Studio Ghibli’s layering of Japanese and western storytelling is key to their success


Studio Ghibli films are often put into the rather vague category of “Japanese animation”. Many viewers expect the studio’s films to be rooted in the culture and stories of it’s home nation, Japan. This makes its foray into adapting western stories all the more intriguing.

Studio Ghibli has been critically lauded since 1985, with the release of its debut feature Laputa: Castle in the Sky. The studio later gained international reverence following the releases of Princess Mononoke (1997) and, more significantly, Spirited Away (2001), which won the Academy Award for best animated feature.

Both the studio’s founders have long-standing interests in adapting western stories. Hayao Miyazaki was member of the children’s literature club at Gakushūin University, which often discussed English works. And Isao Takahata directed one of the first World Masterpiece Theater series of European-inspired anime TV shows in the 1970s.

Their early films with Studio Ghibli were only aesthetically inspired by western art and architecture. In terms of story, they were typically based on Japanese tales or manga. Kiki’s Delivery Service (1985), for example, is set in a European metropolis but was originally a novel by Japanese author Eiko Kadono.

Western inspiration

This changed with the release of Howl’s Moving Castle (2004), directed by Miyazaki. It was the first of Studio Ghibli’s adaptations to take its plot directly from a European story – British author Diana Wynne Jones’ novel of the same name from 1986.

The work of Wynne Jones (who later revealed herself to be an admirer of Miyazaki) shares many themes with Studio Ghibli films. This includes uniquely fantastical environments and situations, unexpected inversions of genre norms and determined female protagonists who possess as much agency, if not more, than any of the men surrounding them.

However, this doesn’t mean that her original story was left untouched. Miyazaki’s interpretation inserts a war plot that wasn’t present in the source novel’s story of body swapping and sisterhood, intended as a protest against the Iraq war.

This example reveals an interesting element of Ghibli’s adaptations – that the source material serves as an artistic jumping off point for the directors to use in their own creative processes.

Howl’s Moving Castle was adapted from a western novel.

Despite this lack of narrative fidelity – or maybe because of it – Howl’s Moving Castle is now one of the studio’s most beloved films.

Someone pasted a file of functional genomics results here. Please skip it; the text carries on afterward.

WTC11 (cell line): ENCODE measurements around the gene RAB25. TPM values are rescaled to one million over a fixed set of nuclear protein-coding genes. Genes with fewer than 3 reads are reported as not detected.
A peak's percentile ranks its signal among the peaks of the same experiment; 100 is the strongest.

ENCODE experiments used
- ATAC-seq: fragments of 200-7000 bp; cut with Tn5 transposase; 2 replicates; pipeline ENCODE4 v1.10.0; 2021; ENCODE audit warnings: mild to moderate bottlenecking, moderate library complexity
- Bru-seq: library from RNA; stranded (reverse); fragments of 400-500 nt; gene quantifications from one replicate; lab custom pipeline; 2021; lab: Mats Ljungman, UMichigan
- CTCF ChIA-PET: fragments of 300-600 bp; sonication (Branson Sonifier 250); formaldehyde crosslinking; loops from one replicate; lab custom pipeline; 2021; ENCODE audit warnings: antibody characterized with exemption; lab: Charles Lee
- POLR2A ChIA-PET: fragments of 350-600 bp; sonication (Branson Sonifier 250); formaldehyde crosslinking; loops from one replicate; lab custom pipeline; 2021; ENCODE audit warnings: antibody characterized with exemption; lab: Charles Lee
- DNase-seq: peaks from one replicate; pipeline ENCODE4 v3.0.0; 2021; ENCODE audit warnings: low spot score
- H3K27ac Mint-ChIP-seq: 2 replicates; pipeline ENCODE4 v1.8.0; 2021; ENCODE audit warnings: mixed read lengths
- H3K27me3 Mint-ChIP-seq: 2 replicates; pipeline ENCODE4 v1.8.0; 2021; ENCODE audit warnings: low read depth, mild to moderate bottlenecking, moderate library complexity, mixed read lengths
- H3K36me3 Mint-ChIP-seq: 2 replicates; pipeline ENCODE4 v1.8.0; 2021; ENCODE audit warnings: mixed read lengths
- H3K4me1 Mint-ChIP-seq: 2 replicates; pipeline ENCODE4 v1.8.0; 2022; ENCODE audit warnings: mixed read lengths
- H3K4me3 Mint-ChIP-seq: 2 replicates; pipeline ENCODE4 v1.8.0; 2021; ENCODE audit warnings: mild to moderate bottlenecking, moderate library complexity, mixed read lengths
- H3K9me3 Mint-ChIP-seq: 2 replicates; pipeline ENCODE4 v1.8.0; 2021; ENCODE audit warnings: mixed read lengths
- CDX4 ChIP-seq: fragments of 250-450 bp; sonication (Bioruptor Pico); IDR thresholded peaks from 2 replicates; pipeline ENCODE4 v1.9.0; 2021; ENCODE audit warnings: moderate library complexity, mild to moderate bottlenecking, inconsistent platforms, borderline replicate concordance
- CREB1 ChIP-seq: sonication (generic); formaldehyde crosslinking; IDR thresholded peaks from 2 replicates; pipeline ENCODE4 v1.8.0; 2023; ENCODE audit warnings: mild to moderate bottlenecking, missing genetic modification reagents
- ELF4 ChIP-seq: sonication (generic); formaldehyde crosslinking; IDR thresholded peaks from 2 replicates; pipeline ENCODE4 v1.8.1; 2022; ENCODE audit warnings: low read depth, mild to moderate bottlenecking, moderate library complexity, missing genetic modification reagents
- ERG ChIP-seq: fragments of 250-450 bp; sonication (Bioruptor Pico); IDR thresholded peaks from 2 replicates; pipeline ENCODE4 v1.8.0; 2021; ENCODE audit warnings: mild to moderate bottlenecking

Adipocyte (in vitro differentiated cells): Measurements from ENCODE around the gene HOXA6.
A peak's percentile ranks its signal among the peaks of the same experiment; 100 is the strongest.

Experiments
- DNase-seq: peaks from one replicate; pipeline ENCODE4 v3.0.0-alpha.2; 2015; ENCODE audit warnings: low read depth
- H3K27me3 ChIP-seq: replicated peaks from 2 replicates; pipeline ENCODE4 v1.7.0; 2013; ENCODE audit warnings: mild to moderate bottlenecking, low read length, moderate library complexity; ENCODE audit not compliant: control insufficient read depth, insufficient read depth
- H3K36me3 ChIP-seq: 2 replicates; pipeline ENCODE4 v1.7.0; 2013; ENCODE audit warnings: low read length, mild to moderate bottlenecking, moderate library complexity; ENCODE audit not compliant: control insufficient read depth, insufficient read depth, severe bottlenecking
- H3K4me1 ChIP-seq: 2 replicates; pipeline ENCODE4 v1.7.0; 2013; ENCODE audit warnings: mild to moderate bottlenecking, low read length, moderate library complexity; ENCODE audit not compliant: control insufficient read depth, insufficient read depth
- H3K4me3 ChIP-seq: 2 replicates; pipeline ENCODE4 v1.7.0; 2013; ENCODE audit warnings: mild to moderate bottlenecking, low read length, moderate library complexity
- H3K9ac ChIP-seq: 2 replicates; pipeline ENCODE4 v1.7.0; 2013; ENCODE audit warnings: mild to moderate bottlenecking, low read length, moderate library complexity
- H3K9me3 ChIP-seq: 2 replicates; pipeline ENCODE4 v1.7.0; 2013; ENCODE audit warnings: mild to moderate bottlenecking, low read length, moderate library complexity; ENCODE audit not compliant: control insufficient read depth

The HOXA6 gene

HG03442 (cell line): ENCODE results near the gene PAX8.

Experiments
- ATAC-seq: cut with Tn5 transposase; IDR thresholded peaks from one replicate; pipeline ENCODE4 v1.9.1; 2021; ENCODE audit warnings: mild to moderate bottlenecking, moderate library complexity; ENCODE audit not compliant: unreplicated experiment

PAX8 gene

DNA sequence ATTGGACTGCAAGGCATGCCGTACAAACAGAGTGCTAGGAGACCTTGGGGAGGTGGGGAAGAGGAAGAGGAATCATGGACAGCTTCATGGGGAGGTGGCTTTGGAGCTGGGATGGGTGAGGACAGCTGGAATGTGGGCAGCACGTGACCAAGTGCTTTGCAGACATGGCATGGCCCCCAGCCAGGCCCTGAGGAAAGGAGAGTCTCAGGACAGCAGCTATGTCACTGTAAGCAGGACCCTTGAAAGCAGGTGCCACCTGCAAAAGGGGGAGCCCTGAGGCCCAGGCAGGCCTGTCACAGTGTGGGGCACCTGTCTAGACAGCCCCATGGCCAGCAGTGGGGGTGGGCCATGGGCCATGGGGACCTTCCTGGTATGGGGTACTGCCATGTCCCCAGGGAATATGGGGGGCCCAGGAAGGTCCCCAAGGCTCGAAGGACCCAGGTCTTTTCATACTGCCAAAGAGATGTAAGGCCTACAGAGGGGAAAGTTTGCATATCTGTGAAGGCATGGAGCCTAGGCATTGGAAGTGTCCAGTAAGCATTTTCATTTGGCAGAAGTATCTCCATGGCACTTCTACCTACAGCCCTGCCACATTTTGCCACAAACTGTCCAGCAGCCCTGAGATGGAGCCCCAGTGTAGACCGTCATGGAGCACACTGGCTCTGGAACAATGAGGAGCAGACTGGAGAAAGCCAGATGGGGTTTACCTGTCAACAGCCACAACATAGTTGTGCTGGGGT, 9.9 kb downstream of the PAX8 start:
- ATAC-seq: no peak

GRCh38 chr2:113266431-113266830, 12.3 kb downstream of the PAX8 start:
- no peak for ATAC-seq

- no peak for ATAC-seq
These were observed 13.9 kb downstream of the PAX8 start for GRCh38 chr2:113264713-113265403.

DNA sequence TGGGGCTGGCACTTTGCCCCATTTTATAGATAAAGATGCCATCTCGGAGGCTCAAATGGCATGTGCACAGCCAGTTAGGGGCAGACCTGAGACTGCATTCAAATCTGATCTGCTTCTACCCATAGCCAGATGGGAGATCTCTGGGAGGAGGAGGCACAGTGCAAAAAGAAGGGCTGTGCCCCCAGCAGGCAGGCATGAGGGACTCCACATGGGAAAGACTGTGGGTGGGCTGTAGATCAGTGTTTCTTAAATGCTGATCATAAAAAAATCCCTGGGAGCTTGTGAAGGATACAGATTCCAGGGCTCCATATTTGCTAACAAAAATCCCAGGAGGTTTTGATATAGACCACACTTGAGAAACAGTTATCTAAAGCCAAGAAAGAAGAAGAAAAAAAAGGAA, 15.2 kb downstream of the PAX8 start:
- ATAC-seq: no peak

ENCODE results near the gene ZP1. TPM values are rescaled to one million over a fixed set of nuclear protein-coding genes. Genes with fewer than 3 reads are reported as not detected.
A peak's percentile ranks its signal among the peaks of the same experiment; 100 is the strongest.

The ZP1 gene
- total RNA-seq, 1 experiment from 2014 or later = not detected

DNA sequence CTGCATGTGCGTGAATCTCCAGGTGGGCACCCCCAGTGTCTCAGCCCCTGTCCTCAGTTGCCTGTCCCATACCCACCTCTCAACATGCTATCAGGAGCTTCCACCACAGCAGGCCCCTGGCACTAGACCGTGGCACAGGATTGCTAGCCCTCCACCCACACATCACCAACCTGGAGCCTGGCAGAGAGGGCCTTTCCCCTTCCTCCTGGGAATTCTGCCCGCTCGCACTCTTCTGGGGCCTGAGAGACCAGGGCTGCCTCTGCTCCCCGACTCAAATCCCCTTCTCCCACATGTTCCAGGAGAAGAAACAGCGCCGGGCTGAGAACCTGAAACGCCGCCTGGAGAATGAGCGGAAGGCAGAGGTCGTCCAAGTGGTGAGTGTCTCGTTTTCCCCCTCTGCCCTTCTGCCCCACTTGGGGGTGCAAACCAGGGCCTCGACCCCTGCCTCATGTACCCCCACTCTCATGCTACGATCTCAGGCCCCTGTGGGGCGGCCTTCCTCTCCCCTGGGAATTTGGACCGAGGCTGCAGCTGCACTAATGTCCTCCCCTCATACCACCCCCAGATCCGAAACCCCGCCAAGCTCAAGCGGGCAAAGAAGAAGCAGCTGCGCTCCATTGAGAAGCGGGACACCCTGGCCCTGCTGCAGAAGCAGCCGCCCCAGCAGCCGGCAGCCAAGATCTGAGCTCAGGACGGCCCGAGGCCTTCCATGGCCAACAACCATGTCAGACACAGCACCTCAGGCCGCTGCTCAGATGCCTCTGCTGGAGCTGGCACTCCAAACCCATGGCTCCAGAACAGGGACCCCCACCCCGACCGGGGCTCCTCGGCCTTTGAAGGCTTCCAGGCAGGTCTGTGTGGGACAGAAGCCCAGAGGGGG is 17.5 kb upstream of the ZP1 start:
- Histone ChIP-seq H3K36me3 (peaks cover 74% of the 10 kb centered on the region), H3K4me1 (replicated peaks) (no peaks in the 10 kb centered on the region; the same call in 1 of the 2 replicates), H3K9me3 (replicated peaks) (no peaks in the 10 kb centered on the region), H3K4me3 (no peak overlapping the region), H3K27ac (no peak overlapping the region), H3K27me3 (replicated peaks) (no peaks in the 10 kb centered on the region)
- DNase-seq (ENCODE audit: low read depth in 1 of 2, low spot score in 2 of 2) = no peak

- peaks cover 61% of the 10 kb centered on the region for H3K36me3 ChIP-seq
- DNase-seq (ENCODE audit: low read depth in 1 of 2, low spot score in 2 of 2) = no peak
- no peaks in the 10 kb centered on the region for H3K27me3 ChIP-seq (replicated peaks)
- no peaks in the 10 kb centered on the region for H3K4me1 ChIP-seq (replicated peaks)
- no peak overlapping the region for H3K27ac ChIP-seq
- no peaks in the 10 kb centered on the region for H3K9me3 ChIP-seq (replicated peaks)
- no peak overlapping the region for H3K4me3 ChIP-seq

Tales from Earthsea (2006), in contrast, is one of the studio’s less successful works. The film was inspired by the Earthsea Cycle series of novels by American author, Ursula K. Le Guin. When asked by the film’s director what she thought about the film, Le Guin coolly replied: “It is not my book. It is your movie.”

This is perhaps due to the filmmaker behind Earthsea being Goro Miyazaki, the inexperienced son of Hayao Miyazaki who was being positioned as a potential heir to the Ghibli throne. His lack of animation knowledge when compared to his peers may have contributed to the slow plot and simplistic morality that plague the film – though there’s still much to appreciate in its artistry.

For the next Ghibli release, Hayao Miyazaki was once again brought on to create a western-inspired animation. Ponyo (2008) is a version of The Little Mermaid so radically different that it’s almost unrecognisable from its source material.

A child with red hair floats in the air, her face pressed to that of a boy stood on the ground.
A scene from Ponyo.
Moviestore Collection Ltd/Alamy Stock Photo

Instead of a beautiful teenager longing for romance on land, the film follows a brilliantly wild toddler and how her free spirit carries her beyond the sea, falling for fellow tot Sōsuke in the process. In feminist terms, the text is totally reframed, transformed from patriarchal morality tale to a story that prioritises the joys of love and childhood, beyond gender roles.

International success

Ghibli has continued down the path of creating adaptations of western stories. Director Hiromasa Yonebayashi – groomed to be Miyazaki’s successor – has produced several. These include Arrietty (2010) and When Marnie Was There (2014), both based on classic British children’s novels from the mid-20th century.

As well as giving a recognisable foundation for western audience members, these stories allow for beautiful explorations of the British countryside and the female-focused approach that Ghibli has become known for.

The Boy and the Heron is the latest film from Studio Ghibli, released this month.

Ghibli animations like these have become not only a significant element of the studio’s branding, but of its enormous international success. Films like Spirited Away (2001) and Princess Mononoke (1997) that lean more into Japanese aesthetics, histories and stories are arguably more widely known, but they make up a surprisingly small portion of the studio’s filmography.

These “European palimpsests” (as anime studies scholar Rayna Denison aptly deems them) have become Ghibli’s bread and butter in the latter years of the studio’s life. Beyond the obvious level of quality and artistic merit in their films, this may go some way to explain Ghibli’s enduring global popularity. The studio layers Japanese and western storytelling and aesthetics into a complex web that can be near universally enjoyed.


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